Going to the Dogs

A friend recently had an interesting request:  could he use our fields through the winter to do retriever training with his labradors?

We agreed, and they came the first time a couple of weeks ago.  R is training these dogs for retriever competitions, but he will also use them for some duck hunting for his freezer.  I got to watch R and a friend when they came two weeks ago, a very wet day, and learned quite a lot from them about what’s involved.  And then I got to watch again today, when R and his wife came.  It was grey but dry, much better for some pictures.

R has 5 dogs, mostly chocolate labs, 1 yellow lab.  They range in age from puppy to 6 years, and their focus, stamina, and attention to their owner are reflected in their relative age.

R heading down the field with a bunch of bumpers

Out in the field, training involves the owner, a helper and about half a dozen “bumpers”. They look like small coloured boat fenders with a short cord.  Some are covered in dull grey/green canvas to make them harder to see, and one today was a fake duck.  The owner and helper wear walkie talkies and dog whistles.  Today R used a duck caller as well.

S with Sarge

The dog is required to sit beside one person calmly waiting for a signal to move.  The other person walks well down the field – our field is about 10 acres, and he went about 2/3 the way down.  Once down there he confirms by walkie talkie that the dog is still in control, then uses the duck call to alert the dog, and throws the first bumper out away from himself.  The person with the dog releases the dog by sayings it’s name and the dog shoots down the field like an arrow, heading straight for the bumper.  As soon as he’s picked it up, the person at the top of the field whistles and calls the dog back.  On arrival the dog is expected to heel and sit, still holding the bumper until told to “give”.  It gets thrown behind them and the process begins again.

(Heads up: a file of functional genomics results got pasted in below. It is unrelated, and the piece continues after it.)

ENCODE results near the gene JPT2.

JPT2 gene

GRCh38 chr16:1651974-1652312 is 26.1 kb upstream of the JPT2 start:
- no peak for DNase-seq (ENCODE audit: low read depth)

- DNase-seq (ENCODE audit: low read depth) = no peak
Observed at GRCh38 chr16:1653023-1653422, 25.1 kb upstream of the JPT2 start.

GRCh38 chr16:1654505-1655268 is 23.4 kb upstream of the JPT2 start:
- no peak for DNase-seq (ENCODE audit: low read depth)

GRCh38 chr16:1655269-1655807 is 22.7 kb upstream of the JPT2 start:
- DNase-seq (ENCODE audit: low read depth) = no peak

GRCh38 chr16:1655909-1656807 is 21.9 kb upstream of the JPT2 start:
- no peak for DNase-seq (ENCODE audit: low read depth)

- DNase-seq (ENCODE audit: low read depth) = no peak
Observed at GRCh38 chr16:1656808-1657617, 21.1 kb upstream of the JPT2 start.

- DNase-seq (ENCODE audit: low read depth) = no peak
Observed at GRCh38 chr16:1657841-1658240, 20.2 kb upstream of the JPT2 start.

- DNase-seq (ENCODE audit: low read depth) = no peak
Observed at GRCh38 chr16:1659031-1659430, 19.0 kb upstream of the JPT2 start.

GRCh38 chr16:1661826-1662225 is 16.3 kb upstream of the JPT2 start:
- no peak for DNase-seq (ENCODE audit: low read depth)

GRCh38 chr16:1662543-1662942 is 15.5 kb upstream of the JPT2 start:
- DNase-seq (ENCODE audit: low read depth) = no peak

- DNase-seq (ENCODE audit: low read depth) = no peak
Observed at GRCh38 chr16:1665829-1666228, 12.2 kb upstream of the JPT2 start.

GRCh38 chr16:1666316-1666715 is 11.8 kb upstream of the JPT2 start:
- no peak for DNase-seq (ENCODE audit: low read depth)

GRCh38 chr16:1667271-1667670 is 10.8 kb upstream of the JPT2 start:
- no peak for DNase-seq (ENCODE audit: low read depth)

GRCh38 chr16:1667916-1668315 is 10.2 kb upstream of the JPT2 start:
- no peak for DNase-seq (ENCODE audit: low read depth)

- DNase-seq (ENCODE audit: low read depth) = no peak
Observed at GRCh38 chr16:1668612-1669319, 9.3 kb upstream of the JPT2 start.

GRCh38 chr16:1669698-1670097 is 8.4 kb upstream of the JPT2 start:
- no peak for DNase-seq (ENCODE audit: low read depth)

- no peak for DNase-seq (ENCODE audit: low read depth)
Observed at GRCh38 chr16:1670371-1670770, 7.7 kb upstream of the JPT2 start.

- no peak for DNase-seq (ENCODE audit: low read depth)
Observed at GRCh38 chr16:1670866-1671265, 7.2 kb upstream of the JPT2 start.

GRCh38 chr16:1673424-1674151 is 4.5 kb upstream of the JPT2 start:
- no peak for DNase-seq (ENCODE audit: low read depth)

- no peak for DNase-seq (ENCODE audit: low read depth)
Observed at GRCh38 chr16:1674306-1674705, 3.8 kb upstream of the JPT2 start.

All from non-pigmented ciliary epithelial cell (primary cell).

Click to enlarge; R is down the field near the perimeter hedge. Sarge is pounding toward the bumper that R just threw near the clump of bushes further away

Sometimes the person throwing the bumper does things like hide in the hedge, and then throw the bumper.  Tricky.  Sometimes the bumper is thrown, but the dog is not released.  A second bumper gets thrown, and the dog is released to go get the more recent bumper, bring it back, heel, sit, give and then release to go find the first one.  That’s a huge test.  Half the time, I couldn’t remember where it had landed myself.  The dog has been trained to listen to the owner for hints, so if it really isn’t finding the bumper, a whistle will make it stop and look to the owner who will whistle again while pointing to the right area.

Sarge just returning to the heel position so that S can ask him to “give” the bumper

Each dog probably does about 6 or 7 retrievals, always at top speed, and they’re pretty tuckered by then.  But the reward for all that work is some fun with chasing the bumpers the way the rest of us would throw a ball or a stick for a dog, and the labs just love it, dancing and bouncing like they hadn’t seen such a fun thing to do in years.